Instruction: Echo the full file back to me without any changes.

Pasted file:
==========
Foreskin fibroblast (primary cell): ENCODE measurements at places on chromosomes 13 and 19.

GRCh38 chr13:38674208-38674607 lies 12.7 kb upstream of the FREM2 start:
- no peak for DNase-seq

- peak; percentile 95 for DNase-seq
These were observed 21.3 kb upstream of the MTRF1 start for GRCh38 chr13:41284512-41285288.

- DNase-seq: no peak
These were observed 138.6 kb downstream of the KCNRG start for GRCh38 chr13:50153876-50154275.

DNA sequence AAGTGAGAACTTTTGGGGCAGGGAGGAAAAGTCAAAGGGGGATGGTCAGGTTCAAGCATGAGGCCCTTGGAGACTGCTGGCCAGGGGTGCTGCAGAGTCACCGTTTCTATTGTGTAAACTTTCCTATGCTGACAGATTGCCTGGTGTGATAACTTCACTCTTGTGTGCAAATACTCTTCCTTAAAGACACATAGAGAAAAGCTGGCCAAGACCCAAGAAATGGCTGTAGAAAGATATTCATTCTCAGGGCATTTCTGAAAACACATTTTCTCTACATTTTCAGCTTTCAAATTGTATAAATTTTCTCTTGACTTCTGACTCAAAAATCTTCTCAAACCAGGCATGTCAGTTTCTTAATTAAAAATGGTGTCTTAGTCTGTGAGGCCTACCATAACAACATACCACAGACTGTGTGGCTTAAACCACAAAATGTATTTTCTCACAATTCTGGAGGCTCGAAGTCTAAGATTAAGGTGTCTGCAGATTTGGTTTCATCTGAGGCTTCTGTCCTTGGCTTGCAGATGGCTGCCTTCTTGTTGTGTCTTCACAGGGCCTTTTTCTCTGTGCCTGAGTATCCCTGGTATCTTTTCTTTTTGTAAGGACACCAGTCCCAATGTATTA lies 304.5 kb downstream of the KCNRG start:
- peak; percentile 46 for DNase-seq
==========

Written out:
Foreskin fibroblast (primary cell): ENCODE measurements at places on chromosomes 13 and 19.

GRCh38 chr13:38674208-38674607 lies 12.7 kb upstream of the FREM2 start:
- no peak for DNase-seq

- peak; percentile 95 for DNase-seq
These were observed 21.3 kb upstream of the MTRF1 start for GRCh38 chr13:41284512-41285288.

- DNase-seq: no peak
These were observed 138.6 kb downstream of the KCNRG start for GRCh38 chr13:50153876-50154275.

DNA sequence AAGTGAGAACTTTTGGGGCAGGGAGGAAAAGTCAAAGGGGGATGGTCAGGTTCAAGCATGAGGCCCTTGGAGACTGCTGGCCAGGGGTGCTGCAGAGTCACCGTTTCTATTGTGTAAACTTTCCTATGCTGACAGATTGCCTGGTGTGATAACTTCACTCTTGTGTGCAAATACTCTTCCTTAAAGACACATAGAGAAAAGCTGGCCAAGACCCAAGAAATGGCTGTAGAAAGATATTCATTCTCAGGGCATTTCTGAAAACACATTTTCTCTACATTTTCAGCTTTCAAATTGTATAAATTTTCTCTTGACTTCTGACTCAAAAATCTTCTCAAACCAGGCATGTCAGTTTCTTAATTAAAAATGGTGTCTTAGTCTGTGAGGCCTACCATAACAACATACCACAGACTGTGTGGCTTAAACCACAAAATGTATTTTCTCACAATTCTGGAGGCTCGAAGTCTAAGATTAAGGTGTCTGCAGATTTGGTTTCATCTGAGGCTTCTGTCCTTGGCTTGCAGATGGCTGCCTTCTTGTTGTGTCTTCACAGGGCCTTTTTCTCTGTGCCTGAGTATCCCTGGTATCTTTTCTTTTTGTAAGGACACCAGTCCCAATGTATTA lies 304.5 kb downstream of the KCNRG start:
- peak; percentile 46 for DNase-seq